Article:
Some 30,000 persons took part in the Women Wage Peace rally in Jerusalem’s Independence Park on Sunday night, October 8. The rally was the culmination of a peace march that began two weeks ago, on September 24, and in which thousands of Israeli and Palestinian women, many of whom have themselves been personally affected by the violence of the Israeli-Palestinian conflict, participated in their joint call for peace. The march began at various locations around the country, and passed through Israel and the occupied Palestinian territories.
The message of the Women Wage Peace organization throughout he entire march was “We’re not stopping without an agreement” between Israelis and Palestinians. What exactly this agreement will look like – will it include, for example, an independent Palestinian state and the evacuation of settlements, or alternatively, a bi-national Jewish-Arab state? – these are questions for Israel’s elected leaders to decide, according to the mission statement of Women Wage Peace. The march, which began its last day’s leg on Sunday morning near Jericho, witnessed thousands of Israeli and Palestinian women trekking through a biblical desert landscape as they descended through the arid hills and converged on the shores of the Jordan River. There, the women, many of whom were dressed in white, erected a “peace tent” named for Hagar and Sarah, scriptural mothers of Ishmael and Isaac, the half-brother patriarchs of Muslims and Jews. From there they ascended to Jerusalem and concluded their march for peace with a mass protest outside the Israeli Prime Minister’s Residence in Jerusalem on Sunday evening.
“We must come together to be able to reach the peace that we all want,” said Michal Froman, who was stabbed by a Palestinian in January 2016 while pregnant with her fifth child, during an interview with AFP last week, continuing that she wants to “believe in peace.” Huda Abuarquob, one of the organizers and a Palestinian from Hebron in the West Bank, said: “This march is not just another protest, but a way of saying that we want peace, and together we can obtain it.”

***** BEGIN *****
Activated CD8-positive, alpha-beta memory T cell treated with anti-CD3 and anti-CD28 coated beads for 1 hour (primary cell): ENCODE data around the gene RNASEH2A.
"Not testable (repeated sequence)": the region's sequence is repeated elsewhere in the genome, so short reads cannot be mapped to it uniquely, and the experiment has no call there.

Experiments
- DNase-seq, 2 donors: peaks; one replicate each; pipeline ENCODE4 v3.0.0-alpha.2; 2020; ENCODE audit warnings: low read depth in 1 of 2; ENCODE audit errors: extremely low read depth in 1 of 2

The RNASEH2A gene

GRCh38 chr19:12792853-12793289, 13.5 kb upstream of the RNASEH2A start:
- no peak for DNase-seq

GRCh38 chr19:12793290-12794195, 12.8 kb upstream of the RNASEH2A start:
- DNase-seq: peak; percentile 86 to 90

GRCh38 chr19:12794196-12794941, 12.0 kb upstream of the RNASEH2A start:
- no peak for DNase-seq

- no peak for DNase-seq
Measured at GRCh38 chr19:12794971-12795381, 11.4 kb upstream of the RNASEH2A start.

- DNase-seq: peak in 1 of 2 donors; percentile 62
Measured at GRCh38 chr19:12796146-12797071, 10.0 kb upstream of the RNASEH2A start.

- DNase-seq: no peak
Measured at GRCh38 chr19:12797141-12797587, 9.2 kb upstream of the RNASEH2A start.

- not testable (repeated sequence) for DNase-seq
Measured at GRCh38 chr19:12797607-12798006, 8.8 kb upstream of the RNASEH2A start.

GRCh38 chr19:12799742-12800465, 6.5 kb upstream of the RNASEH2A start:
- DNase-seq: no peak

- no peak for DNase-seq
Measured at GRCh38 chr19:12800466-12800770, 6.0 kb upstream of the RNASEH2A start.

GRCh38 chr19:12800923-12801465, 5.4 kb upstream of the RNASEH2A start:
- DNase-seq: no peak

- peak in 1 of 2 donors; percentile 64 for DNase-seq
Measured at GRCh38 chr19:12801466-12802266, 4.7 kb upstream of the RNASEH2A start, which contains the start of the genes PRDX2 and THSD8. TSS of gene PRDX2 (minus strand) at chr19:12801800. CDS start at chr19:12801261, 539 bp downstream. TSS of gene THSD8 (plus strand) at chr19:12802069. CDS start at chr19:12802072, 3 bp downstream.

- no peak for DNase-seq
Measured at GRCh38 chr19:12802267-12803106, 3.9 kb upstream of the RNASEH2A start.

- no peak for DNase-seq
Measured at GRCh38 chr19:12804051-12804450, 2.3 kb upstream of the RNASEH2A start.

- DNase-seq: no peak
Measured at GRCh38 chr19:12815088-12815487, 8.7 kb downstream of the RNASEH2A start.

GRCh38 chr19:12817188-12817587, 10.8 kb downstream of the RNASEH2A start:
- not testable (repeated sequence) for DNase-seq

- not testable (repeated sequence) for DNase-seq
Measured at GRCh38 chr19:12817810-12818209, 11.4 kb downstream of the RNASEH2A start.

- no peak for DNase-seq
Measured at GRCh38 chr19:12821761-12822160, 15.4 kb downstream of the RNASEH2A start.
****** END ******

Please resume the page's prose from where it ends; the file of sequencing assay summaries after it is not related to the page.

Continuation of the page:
A 22-meter-high (70 feet) dress with a circumference of 60 meters, reputed to be the world’s largest, was displayed for the first time near the Dead Sea in honor of the women as they walked past. Israeli artist and activist Adi Yekutieli created the dress in 2007 to highlight the plight of “chained” women whose husbands refuse them a Jewish bill of divorce. It was never displayed in public before Sunday.
Women Wage Peace was founded following the brutal 50-day Gaza war of 2014 when more than 2,100 Palestinians, mostly civilians, were killed. Israel put the number of its dead at 67 soldiers and six civilians. Last year the organization held a similar march, also near Jericho. In 2015, these women activists fasted outside the Israeli Prime Minister’s Residence for 50 days, to mark one year since the 2014 Gaza war.
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